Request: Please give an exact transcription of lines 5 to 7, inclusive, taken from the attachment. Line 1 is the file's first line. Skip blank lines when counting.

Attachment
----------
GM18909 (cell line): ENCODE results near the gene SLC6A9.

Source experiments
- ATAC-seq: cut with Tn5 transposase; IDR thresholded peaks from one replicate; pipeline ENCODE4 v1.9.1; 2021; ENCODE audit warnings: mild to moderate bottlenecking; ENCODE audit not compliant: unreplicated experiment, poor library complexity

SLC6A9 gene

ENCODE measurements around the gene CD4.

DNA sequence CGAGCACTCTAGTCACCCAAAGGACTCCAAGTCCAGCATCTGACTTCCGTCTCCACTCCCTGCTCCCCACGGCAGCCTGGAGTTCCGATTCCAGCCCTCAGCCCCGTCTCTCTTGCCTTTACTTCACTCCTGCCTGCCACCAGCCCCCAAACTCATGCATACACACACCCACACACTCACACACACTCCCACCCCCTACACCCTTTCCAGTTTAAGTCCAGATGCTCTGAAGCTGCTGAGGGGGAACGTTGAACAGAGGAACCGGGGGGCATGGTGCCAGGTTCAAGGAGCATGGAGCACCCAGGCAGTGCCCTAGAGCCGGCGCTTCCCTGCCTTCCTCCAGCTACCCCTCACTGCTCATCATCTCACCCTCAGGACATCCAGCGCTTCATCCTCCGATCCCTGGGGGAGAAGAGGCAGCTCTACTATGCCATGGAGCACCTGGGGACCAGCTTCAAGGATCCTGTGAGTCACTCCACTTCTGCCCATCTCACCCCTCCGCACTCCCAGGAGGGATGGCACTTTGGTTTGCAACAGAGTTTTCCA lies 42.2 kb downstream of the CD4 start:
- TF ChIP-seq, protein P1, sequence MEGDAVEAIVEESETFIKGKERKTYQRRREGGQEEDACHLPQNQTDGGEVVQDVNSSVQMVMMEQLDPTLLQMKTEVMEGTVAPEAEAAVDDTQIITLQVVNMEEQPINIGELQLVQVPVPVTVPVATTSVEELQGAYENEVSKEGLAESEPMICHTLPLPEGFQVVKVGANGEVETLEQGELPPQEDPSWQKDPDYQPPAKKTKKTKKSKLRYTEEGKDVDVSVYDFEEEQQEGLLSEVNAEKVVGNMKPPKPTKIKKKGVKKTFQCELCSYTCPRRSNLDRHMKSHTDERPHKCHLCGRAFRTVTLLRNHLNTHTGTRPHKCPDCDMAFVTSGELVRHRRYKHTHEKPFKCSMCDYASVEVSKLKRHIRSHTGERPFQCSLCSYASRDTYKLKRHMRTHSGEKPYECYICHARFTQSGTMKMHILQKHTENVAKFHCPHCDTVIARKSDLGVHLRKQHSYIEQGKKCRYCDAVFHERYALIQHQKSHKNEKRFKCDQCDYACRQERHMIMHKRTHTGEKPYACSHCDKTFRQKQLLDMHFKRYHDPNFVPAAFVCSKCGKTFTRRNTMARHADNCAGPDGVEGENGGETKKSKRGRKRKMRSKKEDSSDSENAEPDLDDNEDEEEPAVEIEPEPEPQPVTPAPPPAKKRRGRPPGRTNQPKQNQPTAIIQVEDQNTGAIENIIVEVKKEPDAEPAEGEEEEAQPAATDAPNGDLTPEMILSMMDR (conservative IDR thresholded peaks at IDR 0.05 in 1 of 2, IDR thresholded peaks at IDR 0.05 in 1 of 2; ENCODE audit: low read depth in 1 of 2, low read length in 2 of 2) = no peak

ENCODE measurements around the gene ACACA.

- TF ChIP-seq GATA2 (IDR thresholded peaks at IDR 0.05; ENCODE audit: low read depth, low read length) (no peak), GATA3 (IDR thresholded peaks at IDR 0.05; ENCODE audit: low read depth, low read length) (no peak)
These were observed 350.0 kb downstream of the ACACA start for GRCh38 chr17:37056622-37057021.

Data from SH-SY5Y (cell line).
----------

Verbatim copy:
ENCODE measurements around the gene CD4.

DNA sequence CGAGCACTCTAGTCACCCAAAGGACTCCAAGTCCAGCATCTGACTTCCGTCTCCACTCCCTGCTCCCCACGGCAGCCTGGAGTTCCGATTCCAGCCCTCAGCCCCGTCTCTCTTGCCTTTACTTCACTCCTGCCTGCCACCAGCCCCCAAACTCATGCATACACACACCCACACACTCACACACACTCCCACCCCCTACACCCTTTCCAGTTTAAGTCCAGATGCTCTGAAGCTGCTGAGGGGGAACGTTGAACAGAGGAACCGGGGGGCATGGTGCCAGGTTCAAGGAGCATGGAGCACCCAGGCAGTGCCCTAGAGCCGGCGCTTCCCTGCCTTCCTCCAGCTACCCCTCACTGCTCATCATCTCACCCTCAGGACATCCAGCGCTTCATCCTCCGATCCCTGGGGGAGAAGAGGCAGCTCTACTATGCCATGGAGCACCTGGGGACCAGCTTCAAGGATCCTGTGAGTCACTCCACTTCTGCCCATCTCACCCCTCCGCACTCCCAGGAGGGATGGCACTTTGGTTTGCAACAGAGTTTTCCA lies 42.2 kb downstream of the CD4 start:
- TF ChIP-seq, protein P1, sequence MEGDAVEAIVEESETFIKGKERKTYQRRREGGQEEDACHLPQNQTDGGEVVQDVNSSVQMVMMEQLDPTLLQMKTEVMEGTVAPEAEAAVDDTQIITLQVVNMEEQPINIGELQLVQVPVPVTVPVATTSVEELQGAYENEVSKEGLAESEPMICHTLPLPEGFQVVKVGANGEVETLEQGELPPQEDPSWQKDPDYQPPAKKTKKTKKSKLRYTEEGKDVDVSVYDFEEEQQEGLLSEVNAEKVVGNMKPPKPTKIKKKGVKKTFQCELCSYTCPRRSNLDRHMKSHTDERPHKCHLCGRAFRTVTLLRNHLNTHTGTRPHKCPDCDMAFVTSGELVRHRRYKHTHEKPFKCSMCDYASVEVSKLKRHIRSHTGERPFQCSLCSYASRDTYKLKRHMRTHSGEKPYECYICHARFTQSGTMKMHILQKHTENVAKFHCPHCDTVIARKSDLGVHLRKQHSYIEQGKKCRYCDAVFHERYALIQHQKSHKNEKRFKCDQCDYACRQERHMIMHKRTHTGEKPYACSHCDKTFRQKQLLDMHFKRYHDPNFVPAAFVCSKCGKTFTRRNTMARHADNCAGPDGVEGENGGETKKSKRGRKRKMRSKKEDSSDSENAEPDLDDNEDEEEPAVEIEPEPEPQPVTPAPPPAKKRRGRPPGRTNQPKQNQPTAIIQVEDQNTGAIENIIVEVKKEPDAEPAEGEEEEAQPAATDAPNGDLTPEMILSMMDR (conservative IDR thresholded peaks at IDR 0.05 in 1 of 2, IDR thresholded peaks at IDR 0.05 in 1 of 2; ENCODE audit: low read depth in 1 of 2, low read length in 2 of 2) = no peak